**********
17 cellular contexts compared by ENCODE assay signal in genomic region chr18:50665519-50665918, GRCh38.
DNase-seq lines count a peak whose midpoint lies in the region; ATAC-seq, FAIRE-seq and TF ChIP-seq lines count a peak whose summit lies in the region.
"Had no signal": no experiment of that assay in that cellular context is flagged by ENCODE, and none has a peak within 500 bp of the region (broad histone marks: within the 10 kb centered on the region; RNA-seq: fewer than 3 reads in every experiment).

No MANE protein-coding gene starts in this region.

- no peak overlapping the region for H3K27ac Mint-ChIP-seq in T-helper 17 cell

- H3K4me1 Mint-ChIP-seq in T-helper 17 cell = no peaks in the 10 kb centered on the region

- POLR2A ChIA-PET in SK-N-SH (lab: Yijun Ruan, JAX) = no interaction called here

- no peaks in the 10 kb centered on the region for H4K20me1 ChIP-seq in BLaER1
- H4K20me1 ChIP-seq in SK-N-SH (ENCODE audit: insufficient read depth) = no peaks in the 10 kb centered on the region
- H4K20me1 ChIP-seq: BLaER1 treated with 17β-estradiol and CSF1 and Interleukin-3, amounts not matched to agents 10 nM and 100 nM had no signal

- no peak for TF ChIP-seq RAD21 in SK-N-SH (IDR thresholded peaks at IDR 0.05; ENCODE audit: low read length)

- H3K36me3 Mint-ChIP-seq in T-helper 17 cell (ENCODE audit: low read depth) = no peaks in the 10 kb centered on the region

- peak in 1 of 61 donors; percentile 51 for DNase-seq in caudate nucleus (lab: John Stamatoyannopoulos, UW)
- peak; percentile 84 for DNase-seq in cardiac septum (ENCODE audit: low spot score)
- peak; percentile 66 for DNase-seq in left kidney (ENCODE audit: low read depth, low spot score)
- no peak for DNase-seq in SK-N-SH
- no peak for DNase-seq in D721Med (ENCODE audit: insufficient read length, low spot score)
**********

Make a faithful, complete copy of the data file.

17 cellular contexts compared by ENCODE assay signal in genomic region chr18:50665519-50665918, GRCh38.
DNase-seq lines count a peak whose midpoint lies in the region; ATAC-seq, FAIRE-seq and TF ChIP-seq lines count a peak whose summit lies in the region.
"Had no signal": no experiment of that assay in that cellular context is flagged by ENCODE, and none has a peak within 500 bp of the region (broad histone marks: within the 10 kb centered on the region; RNA-seq: fewer than 3 reads in every experiment).

No MANE protein-coding gene starts in this region.

- no peak overlapping the region for H3K27ac Mint-ChIP-seq in T-helper 17 cell

- H3K4me1 Mint-ChIP-seq in T-helper 17 cell = no peaks in the 10 kb centered on the region

- POLR2A ChIA-PET in SK-N-SH (lab: Yijun Ruan, JAX) = no interaction called here

- no peaks in the 10 kb centered on the region for H4K20me1 ChIP-seq in BLaER1
- H4K20me1 ChIP-seq in SK-N-SH (ENCODE audit: insufficient read depth) = no peaks in the 10 kb centered on the region
- H4K20me1 ChIP-seq: BLaER1 treated with 17β-estradiol and CSF1 and Interleukin-3, amounts not matched to agents 10 nM and 100 nM had no signal

- no peak for TF ChIP-seq RAD21 in SK-N-SH (IDR thresholded peaks at IDR 0.05; ENCODE audit: low read length)

- H3K36me3 Mint-ChIP-seq in T-helper 17 cell (ENCODE audit: low read depth) = no peaks in the 10 kb centered on the region

- peak in 1 of 61 donors; percentile 51 for DNase-seq in caudate nucleus (lab: John Stamatoyannopoulos, UW)
- peak; percentile 84 for DNase-seq in cardiac septum (ENCODE audit: low spot score)
- peak; percentile 66 for DNase-seq in left kidney (ENCODE audit: low read depth, low spot score)
- no peak for DNase-seq in SK-N-SH
- no peak for DNase-seq in D721Med (ENCODE audit: insufficient read length, low spot score)